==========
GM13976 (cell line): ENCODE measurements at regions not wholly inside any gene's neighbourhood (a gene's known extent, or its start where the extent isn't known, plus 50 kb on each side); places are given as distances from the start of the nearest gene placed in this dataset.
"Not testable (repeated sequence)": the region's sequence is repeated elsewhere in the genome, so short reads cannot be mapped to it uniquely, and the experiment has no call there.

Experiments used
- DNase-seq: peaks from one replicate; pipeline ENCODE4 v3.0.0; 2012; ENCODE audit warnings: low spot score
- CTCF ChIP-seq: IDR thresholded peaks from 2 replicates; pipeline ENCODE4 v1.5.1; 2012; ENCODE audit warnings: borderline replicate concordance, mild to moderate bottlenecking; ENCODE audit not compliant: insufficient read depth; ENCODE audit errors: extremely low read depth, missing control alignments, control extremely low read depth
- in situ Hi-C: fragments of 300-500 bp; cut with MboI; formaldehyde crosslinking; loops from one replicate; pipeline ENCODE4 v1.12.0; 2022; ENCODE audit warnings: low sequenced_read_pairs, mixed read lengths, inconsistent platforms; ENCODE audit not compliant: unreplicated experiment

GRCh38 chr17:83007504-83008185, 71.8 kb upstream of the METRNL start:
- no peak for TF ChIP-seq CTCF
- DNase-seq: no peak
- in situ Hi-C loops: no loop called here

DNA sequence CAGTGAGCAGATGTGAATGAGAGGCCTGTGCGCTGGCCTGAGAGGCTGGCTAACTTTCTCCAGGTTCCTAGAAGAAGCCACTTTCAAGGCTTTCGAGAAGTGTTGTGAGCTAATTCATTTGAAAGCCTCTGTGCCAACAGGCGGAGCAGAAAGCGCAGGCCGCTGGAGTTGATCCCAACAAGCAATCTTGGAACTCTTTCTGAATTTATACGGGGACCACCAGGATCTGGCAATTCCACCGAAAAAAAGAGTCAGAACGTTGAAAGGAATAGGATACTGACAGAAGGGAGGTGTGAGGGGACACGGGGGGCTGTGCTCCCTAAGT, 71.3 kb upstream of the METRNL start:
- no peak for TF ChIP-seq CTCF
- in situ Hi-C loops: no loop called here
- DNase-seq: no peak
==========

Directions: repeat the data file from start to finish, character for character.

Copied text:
GM13976 (cell line): ENCODE measurements at regions not wholly inside any gene's neighbourhood (a gene's known extent, or its start where the extent isn't known, plus 50 kb on each side); places are given as distances from the start of the nearest gene placed in this dataset.
"Not testable (repeated sequence)": the region's sequence is repeated elsewhere in the genome, so short reads cannot be mapped to it uniquely, and the experiment has no call there.

Experiments used
- DNase-seq: peaks from one replicate; pipeline ENCODE4 v3.0.0; 2012; ENCODE audit warnings: low spot score
- CTCF ChIP-seq: IDR thresholded peaks from 2 replicates; pipeline ENCODE4 v1.5.1; 2012; ENCODE audit warnings: borderline replicate concordance, mild to moderate bottlenecking; ENCODE audit not compliant: insufficient read depth; ENCODE audit errors: extremely low read depth, missing control alignments, control extremely low read depth
- in situ Hi-C: fragments of 300-500 bp; cut with MboI; formaldehyde crosslinking; loops from one replicate; pipeline ENCODE4 v1.12.0; 2022; ENCODE audit warnings: low sequenced_read_pairs, mixed read lengths, inconsistent platforms; ENCODE audit not compliant: unreplicated experiment

GRCh38 chr17:83007504-83008185, 71.8 kb upstream of the METRNL start:
- no peak for TF ChIP-seq CTCF
- DNase-seq: no peak
- in situ Hi-C loops: no loop called here

DNA sequence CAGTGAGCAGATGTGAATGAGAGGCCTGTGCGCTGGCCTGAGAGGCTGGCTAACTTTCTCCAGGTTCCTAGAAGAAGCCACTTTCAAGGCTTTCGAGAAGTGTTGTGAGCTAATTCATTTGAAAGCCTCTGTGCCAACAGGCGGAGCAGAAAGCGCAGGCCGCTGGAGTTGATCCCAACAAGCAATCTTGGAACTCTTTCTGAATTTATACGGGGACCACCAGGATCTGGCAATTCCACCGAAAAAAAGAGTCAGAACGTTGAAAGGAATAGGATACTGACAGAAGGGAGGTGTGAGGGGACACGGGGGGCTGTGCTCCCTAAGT, 71.3 kb upstream of the METRNL start:
- no peak for TF ChIP-seq CTCF
- in situ Hi-C loops: no loop called here
- DNase-seq: no peak